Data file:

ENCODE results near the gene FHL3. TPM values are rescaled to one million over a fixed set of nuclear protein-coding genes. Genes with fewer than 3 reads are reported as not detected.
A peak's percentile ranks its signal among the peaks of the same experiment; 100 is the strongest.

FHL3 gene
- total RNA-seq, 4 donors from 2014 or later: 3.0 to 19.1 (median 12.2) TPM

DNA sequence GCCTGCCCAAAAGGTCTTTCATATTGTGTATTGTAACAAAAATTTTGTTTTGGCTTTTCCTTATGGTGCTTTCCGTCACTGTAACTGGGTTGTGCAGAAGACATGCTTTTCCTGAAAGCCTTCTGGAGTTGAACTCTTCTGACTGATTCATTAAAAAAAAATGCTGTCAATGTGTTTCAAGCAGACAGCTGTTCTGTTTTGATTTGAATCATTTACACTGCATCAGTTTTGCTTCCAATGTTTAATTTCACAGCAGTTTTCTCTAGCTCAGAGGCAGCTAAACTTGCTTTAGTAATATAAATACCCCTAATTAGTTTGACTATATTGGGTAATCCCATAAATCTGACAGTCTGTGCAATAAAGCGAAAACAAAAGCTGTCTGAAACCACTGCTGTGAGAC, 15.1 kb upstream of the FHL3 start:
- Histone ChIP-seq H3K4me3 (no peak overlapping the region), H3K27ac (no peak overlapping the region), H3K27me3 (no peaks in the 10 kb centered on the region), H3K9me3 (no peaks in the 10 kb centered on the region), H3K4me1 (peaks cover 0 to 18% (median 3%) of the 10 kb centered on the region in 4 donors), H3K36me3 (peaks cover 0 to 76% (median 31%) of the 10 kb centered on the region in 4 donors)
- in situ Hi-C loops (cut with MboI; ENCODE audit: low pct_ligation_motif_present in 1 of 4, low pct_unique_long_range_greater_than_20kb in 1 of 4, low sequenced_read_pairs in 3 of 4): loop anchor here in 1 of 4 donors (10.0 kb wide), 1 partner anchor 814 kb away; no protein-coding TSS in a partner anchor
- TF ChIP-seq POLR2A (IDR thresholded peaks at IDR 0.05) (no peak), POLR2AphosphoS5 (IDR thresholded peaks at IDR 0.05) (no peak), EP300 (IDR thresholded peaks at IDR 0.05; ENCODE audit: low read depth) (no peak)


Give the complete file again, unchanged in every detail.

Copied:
ENCODE results near the gene FHL3. TPM values are rescaled to one million over a fixed set of nuclear protein-coding genes. Genes with fewer than 3 reads are reported as not detected.
A peak's percentile ranks its signal among the peaks of the same experiment; 100 is the strongest.

FHL3 gene
- total RNA-seq, 4 donors from 2014 or later: 3.0 to 19.1 (median 12.2) TPM

DNA sequence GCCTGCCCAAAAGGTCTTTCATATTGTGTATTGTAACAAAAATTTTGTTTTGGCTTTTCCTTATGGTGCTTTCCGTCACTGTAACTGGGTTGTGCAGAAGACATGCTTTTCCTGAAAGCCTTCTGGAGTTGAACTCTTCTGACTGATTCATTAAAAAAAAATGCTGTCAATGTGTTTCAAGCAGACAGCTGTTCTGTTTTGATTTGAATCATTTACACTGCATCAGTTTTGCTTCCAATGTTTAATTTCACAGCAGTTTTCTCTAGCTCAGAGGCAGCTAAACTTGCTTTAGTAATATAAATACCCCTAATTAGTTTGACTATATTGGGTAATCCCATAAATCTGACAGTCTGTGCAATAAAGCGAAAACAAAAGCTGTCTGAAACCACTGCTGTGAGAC, 15.1 kb upstream of the FHL3 start:
- Histone ChIP-seq H3K4me3 (no peak overlapping the region), H3K27ac (no peak overlapping the region), H3K27me3 (no peaks in the 10 kb centered on the region), H3K9me3 (no peaks in the 10 kb centered on the region), H3K4me1 (peaks cover 0 to 18% (median 3%) of the 10 kb centered on the region in 4 donors), H3K36me3 (peaks cover 0 to 76% (median 31%) of the 10 kb centered on the region in 4 donors)
- in situ Hi-C loops (cut with MboI; ENCODE audit: low pct_ligation_motif_present in 1 of 4, low pct_unique_long_range_greater_than_20kb in 1 of 4, low sequenced_read_pairs in 3 of 4): loop anchor here in 1 of 4 donors (10.0 kb wide), 1 partner anchor 814 kb away; no protein-coding TSS in a partner anchor
- TF ChIP-seq POLR2A (IDR thresholded peaks at IDR 0.05) (no peak), POLR2AphosphoS5 (IDR thresholded peaks at IDR 0.05) (no peak), EP300 (IDR thresholded peaks at IDR 0.05; ENCODE audit: low read depth) (no peak)